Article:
Thursday, August 25, 2016

BOOK REVIEW: Children of Time by Adrian Tchaikovsky

Although Children of Time  starts off relatively slowly (do we really need to read pages of exposition from the perspective of an alien?) things gets VERY real very quickly as there are certain shocking event that cause the trajectory of the story to ricochet in a very surprising direction.

I'm happy to say that I was completely unspoiled about many details of the story and thus was completely surprised and engrossed when the full ambitious scope of Tchaikovsky's novel slowly revealed itself. I have endeavored to keep those aspects of the story out of this review so that others can experience the book and enjoy it as much as I did, which was considerably.

Essentially Children of Time is two (very good!) science fiction books in one; The first book is about the events and people on an ark ship containing 500,000 frozen humans who are the last remnants of a devastated Earth and the decline of human civilization (somewhat reminiscent of Kim Stanley Robinson's Aurora) and the other book is an uplift story with incredibly realistic descriptions of an authentically alien culture (reminiscent of Vernor Vinge's A Deepness in the Sky and David Brin's The Uplift War) developing into a formidable civilization.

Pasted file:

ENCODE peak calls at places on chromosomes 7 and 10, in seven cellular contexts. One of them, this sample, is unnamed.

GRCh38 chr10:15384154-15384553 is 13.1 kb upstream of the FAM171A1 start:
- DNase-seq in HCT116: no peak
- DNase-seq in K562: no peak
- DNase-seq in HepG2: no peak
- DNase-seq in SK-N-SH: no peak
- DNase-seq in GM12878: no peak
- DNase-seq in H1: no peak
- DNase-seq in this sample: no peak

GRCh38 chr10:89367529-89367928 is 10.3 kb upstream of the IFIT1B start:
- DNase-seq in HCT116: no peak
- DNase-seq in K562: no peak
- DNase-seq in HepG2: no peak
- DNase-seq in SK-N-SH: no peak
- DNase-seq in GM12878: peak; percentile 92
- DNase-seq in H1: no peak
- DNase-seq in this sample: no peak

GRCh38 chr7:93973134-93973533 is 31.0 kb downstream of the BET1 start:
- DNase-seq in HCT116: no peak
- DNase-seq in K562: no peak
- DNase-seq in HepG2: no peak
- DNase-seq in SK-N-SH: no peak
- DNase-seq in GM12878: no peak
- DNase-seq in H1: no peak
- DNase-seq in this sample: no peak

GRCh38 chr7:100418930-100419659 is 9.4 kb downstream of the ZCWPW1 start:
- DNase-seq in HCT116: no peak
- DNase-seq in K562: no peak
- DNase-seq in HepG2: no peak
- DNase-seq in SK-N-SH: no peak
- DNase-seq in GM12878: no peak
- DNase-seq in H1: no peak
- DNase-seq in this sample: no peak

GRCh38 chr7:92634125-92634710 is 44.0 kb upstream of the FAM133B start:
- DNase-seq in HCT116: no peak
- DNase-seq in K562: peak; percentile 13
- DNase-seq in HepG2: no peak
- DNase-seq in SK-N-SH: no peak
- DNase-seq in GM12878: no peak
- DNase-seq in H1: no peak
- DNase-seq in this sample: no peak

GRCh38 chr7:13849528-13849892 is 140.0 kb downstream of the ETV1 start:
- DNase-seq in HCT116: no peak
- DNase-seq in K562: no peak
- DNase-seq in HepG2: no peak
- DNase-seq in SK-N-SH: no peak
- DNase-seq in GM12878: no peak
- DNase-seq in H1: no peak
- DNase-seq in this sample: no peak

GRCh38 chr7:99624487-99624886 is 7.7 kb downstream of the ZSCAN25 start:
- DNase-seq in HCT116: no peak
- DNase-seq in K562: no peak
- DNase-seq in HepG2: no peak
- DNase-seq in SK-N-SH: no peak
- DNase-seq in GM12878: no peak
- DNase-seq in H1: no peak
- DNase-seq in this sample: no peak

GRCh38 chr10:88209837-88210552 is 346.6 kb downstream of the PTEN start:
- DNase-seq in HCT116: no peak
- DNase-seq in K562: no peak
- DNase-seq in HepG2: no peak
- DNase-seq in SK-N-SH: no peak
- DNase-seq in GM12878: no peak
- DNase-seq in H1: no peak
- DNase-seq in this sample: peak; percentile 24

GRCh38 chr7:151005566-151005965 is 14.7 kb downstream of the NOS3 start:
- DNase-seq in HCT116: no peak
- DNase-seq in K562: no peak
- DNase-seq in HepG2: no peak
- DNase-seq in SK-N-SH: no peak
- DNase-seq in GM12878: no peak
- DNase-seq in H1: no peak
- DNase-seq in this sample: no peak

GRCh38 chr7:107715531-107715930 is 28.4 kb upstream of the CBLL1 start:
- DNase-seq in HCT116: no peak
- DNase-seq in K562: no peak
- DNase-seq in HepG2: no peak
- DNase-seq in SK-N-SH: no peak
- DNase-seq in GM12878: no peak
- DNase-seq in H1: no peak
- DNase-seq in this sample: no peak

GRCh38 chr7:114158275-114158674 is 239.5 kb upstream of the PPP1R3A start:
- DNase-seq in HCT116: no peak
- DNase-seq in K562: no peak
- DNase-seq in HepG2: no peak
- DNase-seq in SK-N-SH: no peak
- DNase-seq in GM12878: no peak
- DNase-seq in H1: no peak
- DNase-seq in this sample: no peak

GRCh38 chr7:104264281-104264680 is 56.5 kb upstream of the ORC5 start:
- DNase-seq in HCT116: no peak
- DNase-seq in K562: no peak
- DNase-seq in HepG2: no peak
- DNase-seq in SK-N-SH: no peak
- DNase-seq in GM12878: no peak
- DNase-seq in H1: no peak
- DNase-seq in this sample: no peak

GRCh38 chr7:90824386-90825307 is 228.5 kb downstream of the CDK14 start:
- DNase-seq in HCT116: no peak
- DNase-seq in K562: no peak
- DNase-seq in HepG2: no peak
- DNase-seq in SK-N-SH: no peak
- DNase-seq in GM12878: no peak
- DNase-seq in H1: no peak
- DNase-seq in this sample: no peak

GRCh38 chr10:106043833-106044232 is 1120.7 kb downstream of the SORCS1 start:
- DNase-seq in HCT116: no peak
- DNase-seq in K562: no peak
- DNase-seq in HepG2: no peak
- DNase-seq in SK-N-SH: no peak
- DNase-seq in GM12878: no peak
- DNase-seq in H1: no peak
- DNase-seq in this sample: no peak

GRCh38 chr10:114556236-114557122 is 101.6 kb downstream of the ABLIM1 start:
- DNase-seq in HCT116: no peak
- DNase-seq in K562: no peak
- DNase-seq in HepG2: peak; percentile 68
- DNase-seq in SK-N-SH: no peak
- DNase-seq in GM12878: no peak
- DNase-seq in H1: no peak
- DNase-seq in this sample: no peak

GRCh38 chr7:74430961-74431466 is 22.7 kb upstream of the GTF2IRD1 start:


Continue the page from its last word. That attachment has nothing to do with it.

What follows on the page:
Time is a key component of the story (hence the title), as we follow multiple generations of the aliens as they evolve and their culture slowly develops technology. On the ship a great deal of time also passes, with the use of cold sleep allowing the audience's main characters to avoid most of the effects of time's arrow but the story follows multiple generations of descendants of the original ship's crew and defrosted cargo.

Much of the compelling nature of Children of Time is based around the reader's connection to the fate of humanity and the skill with which the author has presented the alien culture so that when the inevitable clash between the two factions occurs it is difficult for the reader to know who to root for! (The ending is pretty surprising, even if the resolution of the conflict is a tad too neat to be completely satisfying. But this is a minor quibble after spending nearly 600 pages engrossed with these characters and situations.)

Overall, Children of Time is an incredibly original, intensely compelling, standalone novel of hard science fiction which is an instant classic in the grand tradition of other memorable (and award-winning) works like Neal Stephenson's Seveneves, Vinge's A Deepness in the Sky and Isaac Asimov's The Gods Themselves.

Title: Children of Time.
Adrian Tchaikovsky.
Paperback: 600 pages.
Date Published: June 4, 2015.
Date Read: August 8, 2016.

OVERALL GRADE: A (4.0/4.0).


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